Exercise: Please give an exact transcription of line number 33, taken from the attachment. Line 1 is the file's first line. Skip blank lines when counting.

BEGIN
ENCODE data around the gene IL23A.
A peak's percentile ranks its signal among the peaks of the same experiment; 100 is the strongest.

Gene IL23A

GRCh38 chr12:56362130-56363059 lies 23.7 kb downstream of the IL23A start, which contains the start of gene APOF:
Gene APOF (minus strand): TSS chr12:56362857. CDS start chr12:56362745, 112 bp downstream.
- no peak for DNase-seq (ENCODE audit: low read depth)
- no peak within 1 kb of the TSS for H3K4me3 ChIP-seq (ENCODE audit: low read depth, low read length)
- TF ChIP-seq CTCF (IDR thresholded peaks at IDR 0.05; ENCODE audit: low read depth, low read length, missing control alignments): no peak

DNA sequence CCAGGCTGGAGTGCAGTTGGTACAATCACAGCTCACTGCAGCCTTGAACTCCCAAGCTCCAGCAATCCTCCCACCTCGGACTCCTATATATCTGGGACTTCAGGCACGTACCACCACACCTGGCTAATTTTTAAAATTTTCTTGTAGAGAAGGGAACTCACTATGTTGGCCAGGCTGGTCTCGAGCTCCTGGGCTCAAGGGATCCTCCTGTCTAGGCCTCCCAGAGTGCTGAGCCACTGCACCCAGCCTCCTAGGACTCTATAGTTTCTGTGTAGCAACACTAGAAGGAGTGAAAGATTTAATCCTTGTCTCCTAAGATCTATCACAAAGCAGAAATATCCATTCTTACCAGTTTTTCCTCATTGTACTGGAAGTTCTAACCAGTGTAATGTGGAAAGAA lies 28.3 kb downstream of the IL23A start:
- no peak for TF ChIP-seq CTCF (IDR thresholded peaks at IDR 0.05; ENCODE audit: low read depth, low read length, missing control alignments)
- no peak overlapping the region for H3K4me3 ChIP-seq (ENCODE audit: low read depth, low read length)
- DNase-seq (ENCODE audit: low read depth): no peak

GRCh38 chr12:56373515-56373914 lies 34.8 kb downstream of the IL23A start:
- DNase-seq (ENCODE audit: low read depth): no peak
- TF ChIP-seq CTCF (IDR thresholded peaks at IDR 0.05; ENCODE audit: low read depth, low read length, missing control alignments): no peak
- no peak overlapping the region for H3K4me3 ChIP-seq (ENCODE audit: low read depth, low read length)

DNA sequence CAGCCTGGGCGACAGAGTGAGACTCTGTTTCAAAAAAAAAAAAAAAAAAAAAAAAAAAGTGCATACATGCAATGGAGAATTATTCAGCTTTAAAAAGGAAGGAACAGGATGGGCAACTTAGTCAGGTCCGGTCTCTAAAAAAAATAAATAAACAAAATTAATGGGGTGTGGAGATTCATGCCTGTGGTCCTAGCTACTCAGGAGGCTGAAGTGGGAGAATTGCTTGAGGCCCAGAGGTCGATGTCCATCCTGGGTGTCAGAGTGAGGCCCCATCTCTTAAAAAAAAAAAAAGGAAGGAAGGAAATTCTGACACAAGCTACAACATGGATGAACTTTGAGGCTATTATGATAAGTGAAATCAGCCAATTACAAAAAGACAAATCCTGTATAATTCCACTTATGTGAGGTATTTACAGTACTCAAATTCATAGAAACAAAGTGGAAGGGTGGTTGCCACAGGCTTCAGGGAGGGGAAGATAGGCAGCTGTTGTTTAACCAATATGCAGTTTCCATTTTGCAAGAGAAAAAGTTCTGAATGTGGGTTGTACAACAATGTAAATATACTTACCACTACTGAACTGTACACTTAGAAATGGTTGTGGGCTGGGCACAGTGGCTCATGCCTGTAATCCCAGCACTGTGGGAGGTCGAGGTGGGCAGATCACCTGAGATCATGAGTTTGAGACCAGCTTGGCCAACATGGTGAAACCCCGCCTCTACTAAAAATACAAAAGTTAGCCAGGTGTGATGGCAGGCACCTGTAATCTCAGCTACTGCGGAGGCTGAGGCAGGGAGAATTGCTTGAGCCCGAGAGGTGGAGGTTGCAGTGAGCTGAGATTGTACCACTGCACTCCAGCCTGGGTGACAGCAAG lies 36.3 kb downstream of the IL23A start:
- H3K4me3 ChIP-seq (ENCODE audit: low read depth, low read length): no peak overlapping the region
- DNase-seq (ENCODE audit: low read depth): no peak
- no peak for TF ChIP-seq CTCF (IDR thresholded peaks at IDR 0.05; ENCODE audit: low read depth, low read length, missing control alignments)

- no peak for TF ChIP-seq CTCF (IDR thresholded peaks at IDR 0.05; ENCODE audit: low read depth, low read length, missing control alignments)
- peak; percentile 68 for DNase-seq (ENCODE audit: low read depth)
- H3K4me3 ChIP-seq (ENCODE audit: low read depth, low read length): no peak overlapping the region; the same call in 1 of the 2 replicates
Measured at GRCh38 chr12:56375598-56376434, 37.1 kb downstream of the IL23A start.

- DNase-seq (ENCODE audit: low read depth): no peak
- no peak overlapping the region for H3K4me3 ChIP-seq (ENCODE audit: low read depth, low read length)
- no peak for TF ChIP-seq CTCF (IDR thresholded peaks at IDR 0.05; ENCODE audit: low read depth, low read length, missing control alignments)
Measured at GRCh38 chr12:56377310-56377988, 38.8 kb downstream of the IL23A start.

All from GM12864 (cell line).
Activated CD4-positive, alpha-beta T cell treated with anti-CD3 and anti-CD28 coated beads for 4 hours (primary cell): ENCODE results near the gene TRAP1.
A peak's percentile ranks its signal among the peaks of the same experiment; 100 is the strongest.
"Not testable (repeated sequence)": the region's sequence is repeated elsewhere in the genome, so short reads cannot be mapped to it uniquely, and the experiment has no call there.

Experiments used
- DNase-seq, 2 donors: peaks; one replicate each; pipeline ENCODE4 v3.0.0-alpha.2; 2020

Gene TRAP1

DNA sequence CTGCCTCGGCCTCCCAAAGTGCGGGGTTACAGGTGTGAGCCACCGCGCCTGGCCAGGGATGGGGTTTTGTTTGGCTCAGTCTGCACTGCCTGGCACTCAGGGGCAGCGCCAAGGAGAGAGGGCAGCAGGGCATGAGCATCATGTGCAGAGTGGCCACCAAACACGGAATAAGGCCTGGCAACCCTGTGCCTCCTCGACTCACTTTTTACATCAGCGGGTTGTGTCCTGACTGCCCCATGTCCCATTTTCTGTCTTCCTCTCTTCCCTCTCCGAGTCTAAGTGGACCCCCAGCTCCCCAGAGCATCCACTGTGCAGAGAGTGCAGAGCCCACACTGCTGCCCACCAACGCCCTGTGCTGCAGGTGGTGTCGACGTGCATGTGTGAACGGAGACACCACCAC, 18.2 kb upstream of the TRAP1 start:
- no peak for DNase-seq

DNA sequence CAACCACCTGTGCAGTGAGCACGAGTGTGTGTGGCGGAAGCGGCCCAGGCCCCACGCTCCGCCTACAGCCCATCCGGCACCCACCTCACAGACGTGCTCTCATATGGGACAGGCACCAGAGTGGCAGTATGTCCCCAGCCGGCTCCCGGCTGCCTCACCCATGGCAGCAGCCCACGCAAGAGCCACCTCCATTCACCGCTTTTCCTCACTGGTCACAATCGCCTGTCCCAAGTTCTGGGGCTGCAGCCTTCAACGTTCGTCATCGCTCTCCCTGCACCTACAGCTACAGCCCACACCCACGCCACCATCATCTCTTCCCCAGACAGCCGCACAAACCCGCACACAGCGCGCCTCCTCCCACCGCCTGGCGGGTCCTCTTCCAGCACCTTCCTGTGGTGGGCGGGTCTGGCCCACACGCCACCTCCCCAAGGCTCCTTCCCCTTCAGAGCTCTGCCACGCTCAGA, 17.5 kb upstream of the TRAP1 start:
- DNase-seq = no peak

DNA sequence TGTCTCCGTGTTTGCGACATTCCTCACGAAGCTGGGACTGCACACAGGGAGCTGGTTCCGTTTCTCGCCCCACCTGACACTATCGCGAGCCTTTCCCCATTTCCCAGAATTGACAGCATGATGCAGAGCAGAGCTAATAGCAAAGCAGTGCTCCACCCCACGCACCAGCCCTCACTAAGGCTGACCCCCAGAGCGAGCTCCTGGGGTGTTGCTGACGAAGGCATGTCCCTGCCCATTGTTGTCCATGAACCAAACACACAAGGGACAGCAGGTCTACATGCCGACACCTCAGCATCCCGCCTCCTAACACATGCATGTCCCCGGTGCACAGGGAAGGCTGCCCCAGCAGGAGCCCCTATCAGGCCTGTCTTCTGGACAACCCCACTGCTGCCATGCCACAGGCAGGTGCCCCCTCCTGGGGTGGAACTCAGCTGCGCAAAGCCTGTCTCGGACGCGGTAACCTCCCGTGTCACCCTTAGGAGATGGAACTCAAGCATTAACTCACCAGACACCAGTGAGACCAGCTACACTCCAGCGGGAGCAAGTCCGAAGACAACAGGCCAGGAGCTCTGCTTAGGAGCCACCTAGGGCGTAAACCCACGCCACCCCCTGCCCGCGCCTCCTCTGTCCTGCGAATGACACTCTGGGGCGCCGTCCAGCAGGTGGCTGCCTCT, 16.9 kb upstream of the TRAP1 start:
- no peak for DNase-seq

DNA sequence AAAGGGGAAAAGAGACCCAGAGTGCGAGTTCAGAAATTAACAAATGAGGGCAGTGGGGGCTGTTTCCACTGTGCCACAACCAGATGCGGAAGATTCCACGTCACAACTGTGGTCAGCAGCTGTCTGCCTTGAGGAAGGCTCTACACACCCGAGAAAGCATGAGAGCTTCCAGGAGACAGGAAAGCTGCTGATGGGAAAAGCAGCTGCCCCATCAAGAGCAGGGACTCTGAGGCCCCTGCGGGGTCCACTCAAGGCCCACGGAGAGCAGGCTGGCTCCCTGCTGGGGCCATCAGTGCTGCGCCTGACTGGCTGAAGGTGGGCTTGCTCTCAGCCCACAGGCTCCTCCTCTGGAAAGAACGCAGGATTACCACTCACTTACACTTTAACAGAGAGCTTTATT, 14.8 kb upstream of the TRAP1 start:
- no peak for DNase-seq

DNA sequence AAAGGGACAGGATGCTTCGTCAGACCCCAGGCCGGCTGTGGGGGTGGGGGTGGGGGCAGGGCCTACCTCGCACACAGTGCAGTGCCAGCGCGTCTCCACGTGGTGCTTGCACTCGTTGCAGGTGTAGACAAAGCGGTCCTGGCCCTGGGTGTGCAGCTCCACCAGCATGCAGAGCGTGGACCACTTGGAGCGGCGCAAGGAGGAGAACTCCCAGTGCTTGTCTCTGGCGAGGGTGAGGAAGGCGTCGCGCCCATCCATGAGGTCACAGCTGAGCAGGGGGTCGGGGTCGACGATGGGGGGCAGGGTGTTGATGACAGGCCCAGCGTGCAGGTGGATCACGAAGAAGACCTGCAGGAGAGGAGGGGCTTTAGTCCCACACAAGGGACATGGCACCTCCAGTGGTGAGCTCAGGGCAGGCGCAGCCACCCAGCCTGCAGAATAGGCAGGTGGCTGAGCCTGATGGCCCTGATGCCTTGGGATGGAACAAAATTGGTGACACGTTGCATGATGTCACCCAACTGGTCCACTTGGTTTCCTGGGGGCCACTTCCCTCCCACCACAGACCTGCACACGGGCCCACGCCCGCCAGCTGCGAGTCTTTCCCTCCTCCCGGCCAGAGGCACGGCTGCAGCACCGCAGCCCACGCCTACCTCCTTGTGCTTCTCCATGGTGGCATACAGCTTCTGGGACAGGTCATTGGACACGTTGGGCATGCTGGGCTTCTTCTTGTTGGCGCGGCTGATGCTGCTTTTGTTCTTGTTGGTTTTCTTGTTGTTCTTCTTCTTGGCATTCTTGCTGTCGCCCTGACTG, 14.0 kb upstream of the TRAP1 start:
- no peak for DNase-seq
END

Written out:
Experiments used